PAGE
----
In the winter of 1906 and 7 the Hildreth Bros. erected the handsome building on the corner of Sixth and Ramona streets and installed therein the finest publishing plant in the Southland outside of Los Angeles.

For some years the Christian Church had used the first schoolhouse of the town, but in the spring of 1908 they built a new home, where they at present worship. Since then the building has been improved with a handsome Sunday school room. In March, 1909, the Home Telephone Co. bought the interest of the Sunset Co., thus giving the town but one telephone company, which was much appreciated. The year of 1909 saw great strides in building, the Glass building, Todd building, Huff building, Newton and Warner building, Lillibridge and Lyon building, Dean building and the Taber garage, all fine business buildings. The Methodist Episcopal Church, in July, let the contract for a Sunday school building to cost $14,000, and the building was dedicated the following spring.

The storm water cuttings had now reached such proportion that steps were deemed necessary to remedy the trouble, hence an election was called for May 17 to vote on the question of bonding the city for the sum of $135,000 for sewer, drainage and street improvement. The bonds carried and the work successfully carried out, thus putting the town in an excellent condition in the way of sewer privileges and forever doing away with the unsightly cuts in the roads and streets.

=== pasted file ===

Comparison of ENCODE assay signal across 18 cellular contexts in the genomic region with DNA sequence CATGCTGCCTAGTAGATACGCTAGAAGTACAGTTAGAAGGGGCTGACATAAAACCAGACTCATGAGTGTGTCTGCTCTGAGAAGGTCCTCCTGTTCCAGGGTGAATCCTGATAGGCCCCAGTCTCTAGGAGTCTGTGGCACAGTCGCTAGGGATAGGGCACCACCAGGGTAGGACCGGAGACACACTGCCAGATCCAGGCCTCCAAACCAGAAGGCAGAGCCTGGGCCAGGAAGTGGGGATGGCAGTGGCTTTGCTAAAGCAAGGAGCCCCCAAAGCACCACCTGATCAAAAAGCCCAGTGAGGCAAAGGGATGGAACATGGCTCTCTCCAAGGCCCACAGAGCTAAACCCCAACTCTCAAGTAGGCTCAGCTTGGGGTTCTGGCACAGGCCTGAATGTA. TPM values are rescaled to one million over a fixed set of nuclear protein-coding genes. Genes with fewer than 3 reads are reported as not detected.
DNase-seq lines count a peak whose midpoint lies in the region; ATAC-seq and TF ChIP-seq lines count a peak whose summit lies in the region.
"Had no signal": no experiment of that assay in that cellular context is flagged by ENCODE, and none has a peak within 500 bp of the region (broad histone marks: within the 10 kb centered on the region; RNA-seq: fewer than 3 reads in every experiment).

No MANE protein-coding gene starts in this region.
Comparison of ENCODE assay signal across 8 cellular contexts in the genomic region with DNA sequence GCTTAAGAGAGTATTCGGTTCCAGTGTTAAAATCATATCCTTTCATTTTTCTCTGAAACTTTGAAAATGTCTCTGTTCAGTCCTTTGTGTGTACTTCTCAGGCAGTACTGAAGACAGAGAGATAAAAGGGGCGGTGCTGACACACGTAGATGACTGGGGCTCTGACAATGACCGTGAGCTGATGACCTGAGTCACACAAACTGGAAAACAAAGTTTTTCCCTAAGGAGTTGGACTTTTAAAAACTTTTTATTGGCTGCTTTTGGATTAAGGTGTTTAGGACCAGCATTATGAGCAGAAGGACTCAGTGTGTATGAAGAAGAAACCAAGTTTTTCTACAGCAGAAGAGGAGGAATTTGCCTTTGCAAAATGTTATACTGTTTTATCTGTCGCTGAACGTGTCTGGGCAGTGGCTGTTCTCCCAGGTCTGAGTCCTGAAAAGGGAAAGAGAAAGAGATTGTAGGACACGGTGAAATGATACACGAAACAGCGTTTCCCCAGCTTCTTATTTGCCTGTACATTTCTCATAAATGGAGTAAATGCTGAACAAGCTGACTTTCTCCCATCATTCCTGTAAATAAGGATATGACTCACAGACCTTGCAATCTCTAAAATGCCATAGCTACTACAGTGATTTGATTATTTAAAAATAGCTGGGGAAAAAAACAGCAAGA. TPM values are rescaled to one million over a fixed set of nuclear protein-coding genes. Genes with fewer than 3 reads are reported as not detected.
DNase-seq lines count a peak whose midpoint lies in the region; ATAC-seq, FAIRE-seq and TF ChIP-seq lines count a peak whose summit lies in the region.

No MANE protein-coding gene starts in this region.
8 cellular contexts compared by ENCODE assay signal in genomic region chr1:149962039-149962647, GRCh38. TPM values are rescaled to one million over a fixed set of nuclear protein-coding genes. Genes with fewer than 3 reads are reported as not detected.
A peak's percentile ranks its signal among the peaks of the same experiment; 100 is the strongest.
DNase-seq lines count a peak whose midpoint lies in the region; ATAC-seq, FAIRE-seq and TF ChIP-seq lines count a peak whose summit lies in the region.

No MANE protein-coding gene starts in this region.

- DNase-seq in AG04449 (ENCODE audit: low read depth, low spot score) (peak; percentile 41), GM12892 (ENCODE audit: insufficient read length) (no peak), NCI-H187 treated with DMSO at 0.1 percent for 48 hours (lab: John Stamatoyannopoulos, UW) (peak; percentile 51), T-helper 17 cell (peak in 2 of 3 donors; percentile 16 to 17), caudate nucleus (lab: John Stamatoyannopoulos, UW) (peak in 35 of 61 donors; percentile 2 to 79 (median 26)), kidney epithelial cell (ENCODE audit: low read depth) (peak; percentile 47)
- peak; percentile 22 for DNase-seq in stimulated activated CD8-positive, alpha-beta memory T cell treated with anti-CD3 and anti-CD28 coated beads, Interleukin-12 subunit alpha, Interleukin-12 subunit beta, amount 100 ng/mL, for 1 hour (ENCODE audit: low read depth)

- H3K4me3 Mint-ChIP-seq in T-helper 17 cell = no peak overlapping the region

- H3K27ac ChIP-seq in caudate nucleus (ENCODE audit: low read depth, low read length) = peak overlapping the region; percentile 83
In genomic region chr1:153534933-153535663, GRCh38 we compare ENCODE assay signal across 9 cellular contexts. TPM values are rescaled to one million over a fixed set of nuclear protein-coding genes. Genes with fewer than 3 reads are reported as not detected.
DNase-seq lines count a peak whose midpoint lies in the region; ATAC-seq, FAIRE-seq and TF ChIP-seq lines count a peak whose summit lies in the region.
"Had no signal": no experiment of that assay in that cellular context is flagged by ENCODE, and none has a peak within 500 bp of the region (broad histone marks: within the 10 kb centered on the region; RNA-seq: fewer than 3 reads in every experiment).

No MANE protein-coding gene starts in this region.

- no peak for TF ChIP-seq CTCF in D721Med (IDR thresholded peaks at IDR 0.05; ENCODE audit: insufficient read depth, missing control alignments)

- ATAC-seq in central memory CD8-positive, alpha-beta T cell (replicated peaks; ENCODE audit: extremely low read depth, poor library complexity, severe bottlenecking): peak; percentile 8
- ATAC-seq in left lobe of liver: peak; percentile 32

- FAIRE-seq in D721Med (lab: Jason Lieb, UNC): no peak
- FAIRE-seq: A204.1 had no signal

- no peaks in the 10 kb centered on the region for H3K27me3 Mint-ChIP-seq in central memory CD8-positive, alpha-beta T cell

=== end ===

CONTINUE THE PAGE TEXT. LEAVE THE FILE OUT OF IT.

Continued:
The time had again arrived when school facilities were insufficient and in order to meet the condition another schoolhouse was needed. The people of the west side naturally felt that they should have the building on their side. Several meetings were held and some confusion as to the site, but it was finally decided to purchase, if the bonds carried, the land on which the west side school now stands. In February, 1910, an election was held and bonds to the amount of $30,000 voted. The ground was secured and a handsome one story building erected which, for a time, will suffice.

The Congregational Society had for some time been contemplating the erection of a new church building. In the fall of 1910 contracts were let for a fine brick and stone building, which was commenced in November of the same year, the cornerstone laid on January 25, 1911, and the building dedicated October 15 of the same year. This gave them one of the finest church buildings in Riverside county.

In March, 1911, was formed the Country Club. This was formerly the Corona Tennis Club, but after purchasing the fine property on West Olive street the name was changed. The property consists of several acres of land with a fine club house well appointed. In June, 1911, the Knights of Pythias organized a large lodge and later organized a uniform rank This order many years ago organized a lodge in the town which lasted but a short time, when the charter was surrendered.